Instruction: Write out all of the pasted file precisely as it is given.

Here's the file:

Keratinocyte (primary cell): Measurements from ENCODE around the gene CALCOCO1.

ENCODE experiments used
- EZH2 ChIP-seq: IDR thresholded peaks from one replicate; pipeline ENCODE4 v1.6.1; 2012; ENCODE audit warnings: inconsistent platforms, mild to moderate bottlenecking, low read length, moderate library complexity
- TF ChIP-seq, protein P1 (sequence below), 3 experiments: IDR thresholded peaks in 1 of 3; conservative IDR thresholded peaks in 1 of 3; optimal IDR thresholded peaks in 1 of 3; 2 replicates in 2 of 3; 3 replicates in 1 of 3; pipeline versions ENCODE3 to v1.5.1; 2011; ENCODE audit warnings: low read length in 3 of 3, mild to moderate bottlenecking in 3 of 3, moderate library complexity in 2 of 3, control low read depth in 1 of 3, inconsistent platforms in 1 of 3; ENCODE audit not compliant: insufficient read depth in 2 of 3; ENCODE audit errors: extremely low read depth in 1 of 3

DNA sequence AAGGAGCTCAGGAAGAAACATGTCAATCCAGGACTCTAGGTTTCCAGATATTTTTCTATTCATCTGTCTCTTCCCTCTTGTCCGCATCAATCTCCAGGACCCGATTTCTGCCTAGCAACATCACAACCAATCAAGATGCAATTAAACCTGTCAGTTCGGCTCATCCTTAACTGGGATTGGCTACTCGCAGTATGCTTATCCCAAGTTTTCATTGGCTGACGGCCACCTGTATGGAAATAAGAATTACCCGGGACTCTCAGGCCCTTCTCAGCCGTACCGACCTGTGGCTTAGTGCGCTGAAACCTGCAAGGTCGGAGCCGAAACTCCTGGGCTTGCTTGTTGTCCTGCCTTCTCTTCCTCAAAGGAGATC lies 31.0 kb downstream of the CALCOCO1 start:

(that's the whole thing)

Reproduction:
Keratinocyte (primary cell): Measurements from ENCODE around the gene CALCOCO1.

ENCODE experiments used
- EZH2 ChIP-seq: IDR thresholded peaks from one replicate; pipeline ENCODE4 v1.6.1; 2012; ENCODE audit warnings: inconsistent platforms, mild to moderate bottlenecking, low read length, moderate library complexity
- TF ChIP-seq, protein P1 (sequence below), 3 experiments: IDR thresholded peaks in 1 of 3; conservative IDR thresholded peaks in 1 of 3; optimal IDR thresholded peaks in 1 of 3; 2 replicates in 2 of 3; 3 replicates in 1 of 3; pipeline versions ENCODE3 to v1.5.1; 2011; ENCODE audit warnings: low read length in 3 of 3, mild to moderate bottlenecking in 3 of 3, moderate library complexity in 2 of 3, control low read depth in 1 of 3, inconsistent platforms in 1 of 3; ENCODE audit not compliant: insufficient read depth in 2 of 3; ENCODE audit errors: extremely low read depth in 1 of 3

DNA sequence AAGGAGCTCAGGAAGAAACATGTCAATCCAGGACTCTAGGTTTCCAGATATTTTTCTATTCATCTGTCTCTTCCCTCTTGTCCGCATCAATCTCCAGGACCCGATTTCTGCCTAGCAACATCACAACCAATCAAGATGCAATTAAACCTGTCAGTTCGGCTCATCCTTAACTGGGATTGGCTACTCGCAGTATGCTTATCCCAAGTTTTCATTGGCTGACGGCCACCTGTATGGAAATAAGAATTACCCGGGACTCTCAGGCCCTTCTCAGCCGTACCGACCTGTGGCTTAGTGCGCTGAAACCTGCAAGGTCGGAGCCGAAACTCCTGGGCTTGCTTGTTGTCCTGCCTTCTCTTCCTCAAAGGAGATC lies 31.0 kb downstream of the CALCOCO1 start: